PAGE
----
NATO to finalize agreement giving alliance greater control over military aid to Ukraine

NATO defense ministers are expected to finalize an agreement on Friday that will give the alliance greater control over security assistance and training for Ukraine’s military, an attempt some officials say is meant to give Europe greater responsibility over the aid amid uncertainty over the outcome of the US presidential election this fall.

The possibility that former President Donald Trump, who has long been skeptical of providing US military support to NATO and Europe, could win the election “is a huge part” of why NATO is moving forward with the consolidation plan, said one official familiar with the discussions. It is also a way to give Europe more responsibility over the training and equipping of Ukraine as the extent of the US’ commitment to supporting Ukraine in the war against Russia after the election remains unclear, the official said.

NATO Secretary General Jens Stoltenberg announced the intent in a news conference on Thursday, saying NATO provides “more than 99% of all military support to Ukraine … so it makes sense that NATO takes on a greater role in these efforts.”

“This will put our support on a firmer footing, provide predictability for Kyiv, and address both immediate and long-term needs,” Stoltenberg said.

A US defense official and European diplomat added that the effort will be headquartered in Wiesbaden, Germany and fall under NATO command, led by a three-star general reporting to the Supreme Allied Commander Europe, Gen. Chris Cavoli, who is also the head of US European Command.

Earlier in the day on Thursday, Stoltenberg said the “whole idea” of the new framework was to “minimize the risk for gaps and delays” — particularly after a months-long delay by the US in providing additional security aid had real negative impacts on Ukraine’s ability to fight Russia.

“The whole idea is to minimize the risk for gaps and delays as we saw earlier this year, because the gaps in delays in both the provision of military support from the United States but also from several European allies, made a difference on the battlefield,” he said. “It is one of the reasons why the Russians are now able to push and to actually occupy more land in Ukraine.”

Stoltenberg also said Thursday that he has proposed NATO allies provide Ukraine a minimum of 40 billion euros a year “for as long as it takes” — a number that he said allies have already approximately provided annually since Russia’s invasion in February 2022. Ukraine needs the annual funds “to ensure they have the resources to repel Russian aggression against their country,” he said.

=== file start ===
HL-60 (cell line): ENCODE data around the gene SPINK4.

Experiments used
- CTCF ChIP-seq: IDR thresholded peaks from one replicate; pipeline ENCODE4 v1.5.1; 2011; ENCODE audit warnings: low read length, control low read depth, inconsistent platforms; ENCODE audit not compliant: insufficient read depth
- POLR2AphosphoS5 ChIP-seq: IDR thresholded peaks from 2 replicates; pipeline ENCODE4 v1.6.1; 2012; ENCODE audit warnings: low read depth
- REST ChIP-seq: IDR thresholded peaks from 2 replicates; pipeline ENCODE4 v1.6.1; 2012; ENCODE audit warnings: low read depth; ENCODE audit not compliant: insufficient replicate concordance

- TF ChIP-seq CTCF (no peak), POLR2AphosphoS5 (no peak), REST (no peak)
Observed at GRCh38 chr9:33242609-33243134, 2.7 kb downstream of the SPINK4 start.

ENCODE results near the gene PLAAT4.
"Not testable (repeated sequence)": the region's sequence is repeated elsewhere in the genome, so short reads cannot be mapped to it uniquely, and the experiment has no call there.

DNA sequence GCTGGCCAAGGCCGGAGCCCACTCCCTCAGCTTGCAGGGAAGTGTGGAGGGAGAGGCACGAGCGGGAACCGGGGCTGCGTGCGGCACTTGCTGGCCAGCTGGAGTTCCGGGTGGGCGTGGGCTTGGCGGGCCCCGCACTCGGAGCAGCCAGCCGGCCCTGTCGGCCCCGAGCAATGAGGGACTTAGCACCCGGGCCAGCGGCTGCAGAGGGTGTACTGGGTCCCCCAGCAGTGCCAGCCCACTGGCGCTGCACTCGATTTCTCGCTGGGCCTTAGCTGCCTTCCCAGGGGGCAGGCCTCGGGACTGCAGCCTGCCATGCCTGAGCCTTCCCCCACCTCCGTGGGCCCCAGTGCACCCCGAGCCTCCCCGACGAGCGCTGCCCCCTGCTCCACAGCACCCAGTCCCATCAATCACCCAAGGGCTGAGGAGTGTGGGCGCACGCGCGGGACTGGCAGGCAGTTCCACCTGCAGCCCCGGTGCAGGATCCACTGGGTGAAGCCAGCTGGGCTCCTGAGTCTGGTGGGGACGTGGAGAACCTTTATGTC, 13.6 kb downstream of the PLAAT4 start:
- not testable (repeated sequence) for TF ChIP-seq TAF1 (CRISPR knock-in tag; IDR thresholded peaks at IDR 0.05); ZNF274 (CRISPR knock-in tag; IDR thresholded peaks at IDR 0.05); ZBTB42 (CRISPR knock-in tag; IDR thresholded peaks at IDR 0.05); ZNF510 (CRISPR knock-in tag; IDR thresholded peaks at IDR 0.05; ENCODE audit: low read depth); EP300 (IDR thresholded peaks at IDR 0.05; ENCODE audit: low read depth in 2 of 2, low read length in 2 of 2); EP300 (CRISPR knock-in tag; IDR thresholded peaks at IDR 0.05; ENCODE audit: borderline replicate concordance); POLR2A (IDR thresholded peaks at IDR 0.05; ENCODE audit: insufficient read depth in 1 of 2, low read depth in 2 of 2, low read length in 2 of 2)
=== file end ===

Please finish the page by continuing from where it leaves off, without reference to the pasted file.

CNN previously reported the options around ensuring long-term support for Ukraine, which one senior European diplomat described at the time as “future-proofing.”

A senior US Defense Department official told reporters on Thursday it was important to ensure that the capabilities and troops assisting Ukraine is being done with “an eye … towards NATO interoperability and integration.”

“Right now it’s pretty ad hoc,” the official said. “A nation raises its hand and says, ‘I’ll do the artillery coalition,’ another says, ‘I’ll do the drone coalition’ — who’s actually sitting down and mapping these things out and making sure that that force that’s being built is going to make sense to deter and defend against what Ukraine needs to deter and defend against? Who’s thinking through the extent to which that force is interoperable with Polish forces, for example.

Earlier this week, the plan to centralize the alliance’s military support for Ukraine overcame a major hurdle when Hungarian Prime Minister Victor Orban said that while Hungary will not participate in the scheme, it will not veto it.

“The prime minister has assured me that Hungary will not oppose these efforts, enabling other allies to move forward, and he has confirmed that Hungary will continue to meet its NATO commitments in full,” Stoltenberg said on Wednesday.

The Ukraine Defense Contact Group and NATO defense ministers’ meetings are happening in Brussels as a Group of Seven nations summit in Italy is taking place, where support for Ukraine remains a top issue. Leaders of G7 nations have agreed to loan Ukraine money backed by profits from frozen Russian investments.

CNN previously reported that the loan amount totals roughly $50 billion, which is expected to be delivered by the end of 2024 — before a potential change in US administrations.

The US and Ukraine are also expected to sign a long-term security agreement at the G7 summit, after months of negotiations, but could ultimately be undone by a new administration.

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